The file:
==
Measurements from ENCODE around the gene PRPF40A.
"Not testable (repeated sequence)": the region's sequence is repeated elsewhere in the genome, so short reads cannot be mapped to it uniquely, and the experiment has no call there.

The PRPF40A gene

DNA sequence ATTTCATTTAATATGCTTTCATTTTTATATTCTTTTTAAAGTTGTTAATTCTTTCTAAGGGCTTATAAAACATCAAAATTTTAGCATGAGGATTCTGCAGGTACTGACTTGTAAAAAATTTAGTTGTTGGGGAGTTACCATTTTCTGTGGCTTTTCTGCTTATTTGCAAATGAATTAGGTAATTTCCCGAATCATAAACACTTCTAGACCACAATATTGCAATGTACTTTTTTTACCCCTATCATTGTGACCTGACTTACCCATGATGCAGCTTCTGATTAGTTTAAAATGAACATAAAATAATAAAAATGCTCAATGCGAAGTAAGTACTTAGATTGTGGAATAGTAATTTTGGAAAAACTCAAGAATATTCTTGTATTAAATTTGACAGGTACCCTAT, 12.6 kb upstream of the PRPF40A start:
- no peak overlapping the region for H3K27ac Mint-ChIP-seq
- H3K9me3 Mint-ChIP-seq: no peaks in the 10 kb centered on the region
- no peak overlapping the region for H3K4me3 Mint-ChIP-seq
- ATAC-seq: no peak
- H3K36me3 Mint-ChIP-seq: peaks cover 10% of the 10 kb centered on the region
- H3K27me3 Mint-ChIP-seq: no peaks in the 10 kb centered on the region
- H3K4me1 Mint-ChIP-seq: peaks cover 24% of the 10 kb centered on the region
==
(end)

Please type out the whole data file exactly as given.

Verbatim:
Measurements from ENCODE around the gene PRPF40A.
"Not testable (repeated sequence)": the region's sequence is repeated elsewhere in the genome, so short reads cannot be mapped to it uniquely, and the experiment has no call there.

The PRPF40A gene

DNA sequence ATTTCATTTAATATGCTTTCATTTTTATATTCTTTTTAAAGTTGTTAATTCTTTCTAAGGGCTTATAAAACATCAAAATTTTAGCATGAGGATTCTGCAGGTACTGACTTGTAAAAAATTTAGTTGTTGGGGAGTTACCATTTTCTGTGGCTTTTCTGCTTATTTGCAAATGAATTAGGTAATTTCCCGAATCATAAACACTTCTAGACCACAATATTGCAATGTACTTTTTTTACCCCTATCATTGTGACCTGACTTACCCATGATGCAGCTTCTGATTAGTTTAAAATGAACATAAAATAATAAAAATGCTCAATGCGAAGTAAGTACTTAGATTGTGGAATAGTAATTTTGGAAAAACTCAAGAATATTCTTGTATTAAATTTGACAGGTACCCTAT, 12.6 kb upstream of the PRPF40A start:
- no peak overlapping the region for H3K27ac Mint-ChIP-seq
- H3K9me3 Mint-ChIP-seq: no peaks in the 10 kb centered on the region
- no peak overlapping the region for H3K4me3 Mint-ChIP-seq
- ATAC-seq: no peak
- H3K36me3 Mint-ChIP-seq: peaks cover 10% of the 10 kb centered on the region
- H3K27me3 Mint-ChIP-seq: no peaks in the 10 kb centered on the region
- H3K4me1 Mint-ChIP-seq: peaks cover 24% of the 10 kb centered on the region